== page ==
HC Deb 19 January 1971 vol 809 cc707-8
20. Mr. Charles Morrison

asked the Minister of Agriculture, Fisheries and Food what proportion of consumer expenditure was spent on food in 1964; and how this figure compares with 1970.

Mr. Prior

The proportion of total consumer expenditure which was spent on food for the 12 months to the end of September, 1964, was about 26½ per cent. compared with nearly 24 per cent. for the 12 months to the end of Septem- ber, 1970, the latest period for which information is available.

Mr. Morrison

I thank my right hon. Friend for that very interesting reply. Would not the proportion of expenditure on food have decreased further if more people had not spent more and more money on luxury foods?

Mr. Prior

Yes, Sir. Broadly speaking, as a nation grows richer—although over the past few years this nation has done so rather more slowly than usual—it spends a smaller proportion of its total outgoings on food. That is one of the reasons why it is possible at this stage to move over to the higher market price without its having a great effect on either consumption or people's standards of living.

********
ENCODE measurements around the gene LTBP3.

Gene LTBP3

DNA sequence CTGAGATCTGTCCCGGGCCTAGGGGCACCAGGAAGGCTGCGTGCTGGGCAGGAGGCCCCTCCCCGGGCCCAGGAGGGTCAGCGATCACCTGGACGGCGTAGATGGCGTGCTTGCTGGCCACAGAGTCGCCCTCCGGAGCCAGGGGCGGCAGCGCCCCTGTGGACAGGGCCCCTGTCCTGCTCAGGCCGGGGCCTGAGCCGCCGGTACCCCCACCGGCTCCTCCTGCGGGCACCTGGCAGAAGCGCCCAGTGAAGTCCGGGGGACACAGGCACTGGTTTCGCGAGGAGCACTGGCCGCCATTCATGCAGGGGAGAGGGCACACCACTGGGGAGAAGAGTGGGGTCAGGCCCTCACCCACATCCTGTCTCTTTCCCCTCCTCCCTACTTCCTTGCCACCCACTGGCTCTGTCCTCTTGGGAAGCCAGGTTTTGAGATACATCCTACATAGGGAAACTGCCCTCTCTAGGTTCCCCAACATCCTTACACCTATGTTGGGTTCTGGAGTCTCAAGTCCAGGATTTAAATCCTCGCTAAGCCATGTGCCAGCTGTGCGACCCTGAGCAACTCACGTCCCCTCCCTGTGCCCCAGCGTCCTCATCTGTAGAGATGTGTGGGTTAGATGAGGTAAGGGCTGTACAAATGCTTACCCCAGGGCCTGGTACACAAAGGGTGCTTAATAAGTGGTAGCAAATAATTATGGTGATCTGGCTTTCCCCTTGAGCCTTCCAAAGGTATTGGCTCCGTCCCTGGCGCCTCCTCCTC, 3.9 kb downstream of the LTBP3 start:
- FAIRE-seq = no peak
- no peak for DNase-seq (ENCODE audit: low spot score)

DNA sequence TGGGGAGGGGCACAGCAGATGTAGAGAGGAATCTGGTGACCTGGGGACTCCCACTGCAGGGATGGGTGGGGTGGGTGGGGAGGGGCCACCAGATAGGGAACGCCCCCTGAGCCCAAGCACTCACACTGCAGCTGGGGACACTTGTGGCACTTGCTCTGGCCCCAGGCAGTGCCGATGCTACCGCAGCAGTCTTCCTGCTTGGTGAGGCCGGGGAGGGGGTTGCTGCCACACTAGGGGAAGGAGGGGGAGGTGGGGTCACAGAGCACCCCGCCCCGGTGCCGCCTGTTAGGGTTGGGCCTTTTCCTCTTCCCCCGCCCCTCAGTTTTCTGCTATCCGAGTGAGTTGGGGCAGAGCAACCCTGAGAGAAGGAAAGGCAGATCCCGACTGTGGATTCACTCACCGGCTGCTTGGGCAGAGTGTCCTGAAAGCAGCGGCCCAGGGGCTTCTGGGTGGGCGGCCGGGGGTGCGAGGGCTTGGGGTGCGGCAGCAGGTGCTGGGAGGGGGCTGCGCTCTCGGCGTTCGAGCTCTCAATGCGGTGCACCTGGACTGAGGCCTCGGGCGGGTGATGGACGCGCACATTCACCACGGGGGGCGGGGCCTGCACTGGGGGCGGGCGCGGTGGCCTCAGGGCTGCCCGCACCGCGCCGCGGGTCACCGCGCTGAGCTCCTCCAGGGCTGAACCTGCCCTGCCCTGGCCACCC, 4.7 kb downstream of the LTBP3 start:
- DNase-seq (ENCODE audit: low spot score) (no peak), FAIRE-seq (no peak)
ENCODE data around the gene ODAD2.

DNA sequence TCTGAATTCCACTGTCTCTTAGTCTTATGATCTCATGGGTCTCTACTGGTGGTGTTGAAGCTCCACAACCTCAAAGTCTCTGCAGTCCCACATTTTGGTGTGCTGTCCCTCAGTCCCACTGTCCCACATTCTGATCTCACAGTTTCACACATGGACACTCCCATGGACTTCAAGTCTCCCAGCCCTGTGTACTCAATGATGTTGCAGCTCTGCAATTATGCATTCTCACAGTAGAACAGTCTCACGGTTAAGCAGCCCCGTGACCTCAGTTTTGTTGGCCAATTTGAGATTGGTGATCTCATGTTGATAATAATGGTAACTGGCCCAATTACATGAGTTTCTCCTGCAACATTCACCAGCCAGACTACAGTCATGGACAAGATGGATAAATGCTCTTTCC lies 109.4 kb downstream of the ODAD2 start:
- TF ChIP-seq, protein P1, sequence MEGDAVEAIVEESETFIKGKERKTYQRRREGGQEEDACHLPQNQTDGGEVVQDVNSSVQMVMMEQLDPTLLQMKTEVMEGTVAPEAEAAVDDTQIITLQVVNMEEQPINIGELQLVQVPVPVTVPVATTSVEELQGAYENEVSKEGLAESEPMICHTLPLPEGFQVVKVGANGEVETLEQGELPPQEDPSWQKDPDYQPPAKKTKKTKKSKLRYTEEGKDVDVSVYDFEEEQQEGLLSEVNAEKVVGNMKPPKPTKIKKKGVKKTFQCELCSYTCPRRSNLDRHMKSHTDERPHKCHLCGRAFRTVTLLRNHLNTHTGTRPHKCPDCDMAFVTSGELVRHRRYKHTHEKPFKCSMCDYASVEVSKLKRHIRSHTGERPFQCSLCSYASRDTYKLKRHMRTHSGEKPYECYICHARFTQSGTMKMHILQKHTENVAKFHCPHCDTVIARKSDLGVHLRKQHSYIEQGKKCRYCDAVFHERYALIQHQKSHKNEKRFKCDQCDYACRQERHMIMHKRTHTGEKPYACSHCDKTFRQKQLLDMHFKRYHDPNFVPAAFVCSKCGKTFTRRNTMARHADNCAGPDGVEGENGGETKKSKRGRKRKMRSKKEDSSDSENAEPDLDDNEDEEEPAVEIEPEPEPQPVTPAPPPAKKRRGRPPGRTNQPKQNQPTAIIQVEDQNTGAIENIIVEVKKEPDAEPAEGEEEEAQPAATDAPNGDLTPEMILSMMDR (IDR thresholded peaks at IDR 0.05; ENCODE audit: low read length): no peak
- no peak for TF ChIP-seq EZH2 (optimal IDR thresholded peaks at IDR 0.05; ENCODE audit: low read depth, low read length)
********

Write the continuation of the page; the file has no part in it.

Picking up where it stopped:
Mr. Barnes

Does not the Minister agree that overall figures taking in the whole population are extremely misleading as to the family circumstances of many people with below-average incomes? Could he give us comparative figures for 1964 and 1970 for families with earnings below the national average wage?

Mr. Prior

I cannot give those figures without notice. Perhaps the hon. Gentleman would like to put down a Question, or I will write to him about it. But the information available to me shows that old-age pensioners, for example, who form one of the sections of society which the hon. Gentleman mentioned, are tending to spend a lower proportion of their total expenditure on food.

Miss Hall

Can my right hon. Friend also give us figures for the amount of money spent on convenience foods in the period 1964–70? Although they are very useful, convenience foods are a luxury.

Mr. Prior

Again, I cannot give those figures without notice, but if my hon. Friend puts down a Question I will deal with it. The point surely is that, as a nation becomes more prosperous, it wants to spend less time on cooking and more time on other things, and, therefore, everything we can do to encourage convenience foods, we should do.

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